Astrakhan Ghetto

Astrakhan Ghetto

Astrakhan is an average Russian city, which lies on the left bank of Volga river. There are lots of modern buildings, trade centers, luxurious hotels and beautiful remarkable sights in the city, but there is also one strange peculiarity – just in the centre of the city there is a big old and timeworn ghetto, which is more likely to be seen somewhere in non-urban area than in a city with more than half a million citizens.

In the background you can see the Astrakhan Kremlin.

Astrakhan Ghetto

Astrakhan Ghetto

A view typical of Astrakhan – a poor hut on the background of a huge hypermarket.

Astrakhan Ghetto

Astrakhan Ghetto

Astrakhan Ghetto

Astrakhan Ghetto

Astrakhan Ghetto

Astrakhan Ghetto

The most amazing thing is that you never can guess whether a house is abandoned or not.

Astrakhan Ghetto

Astrakhan Ghetto

For example this house is inhabited!

Astrakhan Ghetto

And this one!

Astrakhan Ghetto

Astrakhan Ghetto

Astrakhan Ghetto

And this one is already empty…

Astrakhan Ghetto

Astrakhan Ghetto

Astrakhan Ghetto

Astrakhan Ghetto

Astrakhan Ghetto

Astrakhan Ghetto

Astrakhan Ghetto

Astrakhan Ghetto

Astrakhan Ghetto

Astrakhan Ghetto

Astrakhan Ghetto

Astrakhan Ghetto

Astrakhan Ghetto

Astrakhan Ghetto

Astrakhan Ghetto

Astrakhan Ghetto

Astrakhan Ghetto

Astrakhan Ghetto

41 thoughts on “Astrakhan Ghetto”

  1. OMG it’s so sad, crumbling and abandoned, like the rest of Russia 🙁 If not the winter and nukes we would take them over faster than Germans (almost) did 🙁

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  2. Wonderful post. I love looking at the woodwork and brickwork of old buildings. I know the economic situation means historical preservation is a low priority for most people in the area, but I wish some of the wealthy people would care enough about their heritage to preserve some of those wonderful old buildings and houses that reflect detailed Russian craftsmanship. That’s the problem with the “new rich.” Most of them don’t know anything about real value. Okay, I know – that’s just my opinion.

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  3. Just like here, “poor people” with air conditioners and satellite dishes on the roofs.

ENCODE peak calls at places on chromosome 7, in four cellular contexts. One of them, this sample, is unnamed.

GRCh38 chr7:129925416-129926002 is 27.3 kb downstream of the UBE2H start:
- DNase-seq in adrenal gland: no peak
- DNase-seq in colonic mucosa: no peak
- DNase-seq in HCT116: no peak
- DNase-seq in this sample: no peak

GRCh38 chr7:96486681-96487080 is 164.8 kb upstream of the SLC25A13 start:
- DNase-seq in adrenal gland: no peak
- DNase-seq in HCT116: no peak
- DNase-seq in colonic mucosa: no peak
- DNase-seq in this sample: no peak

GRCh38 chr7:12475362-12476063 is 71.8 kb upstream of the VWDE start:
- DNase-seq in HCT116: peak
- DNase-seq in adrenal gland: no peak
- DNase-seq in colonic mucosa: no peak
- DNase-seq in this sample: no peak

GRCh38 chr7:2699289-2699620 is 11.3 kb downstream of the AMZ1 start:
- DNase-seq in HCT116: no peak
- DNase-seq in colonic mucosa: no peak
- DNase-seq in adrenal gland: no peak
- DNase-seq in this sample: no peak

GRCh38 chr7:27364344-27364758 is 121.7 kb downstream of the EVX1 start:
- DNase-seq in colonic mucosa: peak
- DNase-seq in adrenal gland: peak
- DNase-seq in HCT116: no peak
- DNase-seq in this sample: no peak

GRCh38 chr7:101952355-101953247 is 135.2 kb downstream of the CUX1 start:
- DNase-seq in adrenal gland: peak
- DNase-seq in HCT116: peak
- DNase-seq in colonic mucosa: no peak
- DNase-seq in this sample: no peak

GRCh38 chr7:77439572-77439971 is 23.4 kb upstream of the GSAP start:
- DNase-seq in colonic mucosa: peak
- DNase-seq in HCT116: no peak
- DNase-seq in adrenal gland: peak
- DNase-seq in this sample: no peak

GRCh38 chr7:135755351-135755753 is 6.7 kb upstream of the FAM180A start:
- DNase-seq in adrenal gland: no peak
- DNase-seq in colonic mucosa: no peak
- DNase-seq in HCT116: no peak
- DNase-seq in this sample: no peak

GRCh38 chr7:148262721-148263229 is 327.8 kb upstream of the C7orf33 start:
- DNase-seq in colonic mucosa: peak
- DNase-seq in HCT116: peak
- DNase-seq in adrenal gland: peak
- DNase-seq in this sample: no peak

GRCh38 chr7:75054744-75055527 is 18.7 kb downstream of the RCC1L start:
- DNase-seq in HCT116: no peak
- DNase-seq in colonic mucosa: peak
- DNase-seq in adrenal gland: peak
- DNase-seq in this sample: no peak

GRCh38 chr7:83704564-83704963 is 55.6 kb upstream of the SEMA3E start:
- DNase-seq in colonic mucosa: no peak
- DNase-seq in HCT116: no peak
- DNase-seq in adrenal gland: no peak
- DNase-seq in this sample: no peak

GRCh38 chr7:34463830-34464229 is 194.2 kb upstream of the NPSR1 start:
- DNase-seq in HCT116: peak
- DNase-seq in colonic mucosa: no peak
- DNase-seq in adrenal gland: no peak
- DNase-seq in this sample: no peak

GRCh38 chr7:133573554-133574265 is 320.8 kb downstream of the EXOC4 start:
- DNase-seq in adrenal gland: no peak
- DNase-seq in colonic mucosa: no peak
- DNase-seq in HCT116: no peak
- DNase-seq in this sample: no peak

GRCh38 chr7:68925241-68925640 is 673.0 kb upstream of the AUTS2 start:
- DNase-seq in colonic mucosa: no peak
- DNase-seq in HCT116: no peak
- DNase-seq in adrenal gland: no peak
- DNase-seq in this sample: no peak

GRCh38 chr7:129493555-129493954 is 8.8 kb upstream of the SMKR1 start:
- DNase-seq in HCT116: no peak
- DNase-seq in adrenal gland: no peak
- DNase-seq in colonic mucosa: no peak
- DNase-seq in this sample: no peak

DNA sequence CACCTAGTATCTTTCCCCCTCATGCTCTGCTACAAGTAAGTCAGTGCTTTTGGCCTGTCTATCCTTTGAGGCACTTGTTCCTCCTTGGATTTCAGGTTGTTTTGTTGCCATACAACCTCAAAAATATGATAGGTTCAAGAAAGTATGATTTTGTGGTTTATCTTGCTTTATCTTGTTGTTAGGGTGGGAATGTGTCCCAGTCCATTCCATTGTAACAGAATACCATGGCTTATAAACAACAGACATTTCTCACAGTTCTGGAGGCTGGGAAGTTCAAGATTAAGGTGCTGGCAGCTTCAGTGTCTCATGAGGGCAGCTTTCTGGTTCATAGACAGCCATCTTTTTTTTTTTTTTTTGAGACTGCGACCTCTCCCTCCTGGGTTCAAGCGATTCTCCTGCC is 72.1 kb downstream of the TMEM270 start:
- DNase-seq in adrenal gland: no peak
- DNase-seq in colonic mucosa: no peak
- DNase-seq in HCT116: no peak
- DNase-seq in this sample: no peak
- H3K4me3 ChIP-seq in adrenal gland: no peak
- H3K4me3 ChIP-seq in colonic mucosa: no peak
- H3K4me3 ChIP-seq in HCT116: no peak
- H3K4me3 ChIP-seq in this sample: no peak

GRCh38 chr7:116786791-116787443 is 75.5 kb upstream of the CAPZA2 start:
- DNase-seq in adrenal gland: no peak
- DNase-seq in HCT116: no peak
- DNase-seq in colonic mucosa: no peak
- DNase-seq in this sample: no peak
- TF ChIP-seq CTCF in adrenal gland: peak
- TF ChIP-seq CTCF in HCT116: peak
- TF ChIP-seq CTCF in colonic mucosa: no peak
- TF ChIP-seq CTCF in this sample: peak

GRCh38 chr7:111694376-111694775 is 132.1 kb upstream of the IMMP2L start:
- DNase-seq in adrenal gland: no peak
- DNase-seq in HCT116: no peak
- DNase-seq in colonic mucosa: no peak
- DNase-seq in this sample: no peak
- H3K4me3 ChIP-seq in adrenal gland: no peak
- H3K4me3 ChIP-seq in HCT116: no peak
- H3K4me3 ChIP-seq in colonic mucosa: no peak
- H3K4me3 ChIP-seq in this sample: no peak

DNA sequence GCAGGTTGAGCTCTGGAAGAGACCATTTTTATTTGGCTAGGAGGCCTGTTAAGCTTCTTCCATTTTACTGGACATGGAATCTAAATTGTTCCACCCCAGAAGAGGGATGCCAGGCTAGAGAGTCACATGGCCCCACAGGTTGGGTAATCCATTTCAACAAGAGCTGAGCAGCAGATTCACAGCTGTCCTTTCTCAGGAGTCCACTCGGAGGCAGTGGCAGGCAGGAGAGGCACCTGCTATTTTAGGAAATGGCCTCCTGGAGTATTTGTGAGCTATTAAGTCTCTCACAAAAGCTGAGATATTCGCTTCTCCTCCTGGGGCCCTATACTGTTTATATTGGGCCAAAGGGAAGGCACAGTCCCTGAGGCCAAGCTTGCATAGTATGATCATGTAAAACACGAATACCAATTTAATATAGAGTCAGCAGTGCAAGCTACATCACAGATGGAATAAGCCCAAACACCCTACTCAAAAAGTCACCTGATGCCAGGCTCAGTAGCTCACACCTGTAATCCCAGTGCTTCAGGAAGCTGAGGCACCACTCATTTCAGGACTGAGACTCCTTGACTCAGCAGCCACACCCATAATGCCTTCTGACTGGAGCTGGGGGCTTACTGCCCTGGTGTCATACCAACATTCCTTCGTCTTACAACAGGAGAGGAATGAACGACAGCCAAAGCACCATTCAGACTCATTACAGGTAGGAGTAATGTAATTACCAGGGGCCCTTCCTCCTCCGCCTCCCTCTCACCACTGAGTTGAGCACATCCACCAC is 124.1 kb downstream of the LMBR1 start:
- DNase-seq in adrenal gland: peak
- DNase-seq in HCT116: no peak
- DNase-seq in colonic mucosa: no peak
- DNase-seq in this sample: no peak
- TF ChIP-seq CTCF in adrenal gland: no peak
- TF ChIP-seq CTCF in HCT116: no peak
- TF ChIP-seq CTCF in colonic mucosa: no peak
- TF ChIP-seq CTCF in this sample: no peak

Got to put what little money you have where it counts the most eh?

    That one place with the communist flag, I wonder if that’s an old commie living there still waiting on the government to come take care of him.

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  4. I’ve seen plenty of places like this in the U.S. Wherever there is capitalism, there is poverty. Capitalism creates and nurtures class division.

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  5. It looks like it’s mostly abandoned and awaiting redevelopment. It’s too bad: Many of these buildings would have been worth preserving…

    Reply
  6. Sorry for being off-topic (although Libya was allied with the Soviets so there is a little connection with Russia) but I hope 99 per cent of the Comrades on this great site (how can one ever expect 100 per cent of anything?) are hoping Col. Khadafy is soon swept into the dung heap of history. 42 years in power is enough for this fascist.

    Reply
  7. This is tragic. Some of these buildings look like they were very beautiful at one time. It’s sad to see them in such condition. I’m amazed that people still live in some of them.

    I’m going to do my windows on my vardo like the wooden Russian windows. I’m going to embellish my vardo with woodwork just like they do all over their homes too.

    Reply
  8. No. 40 prompts me to ask, did the Soviet Union have tarpaper shacks? It reminds me that it has been a long time since I’ve seen one in North America, and it has also been a long time since I’ve seen wall coverings of corrugated cardboard held down by lath. Ah, nostalgia.

    Reply

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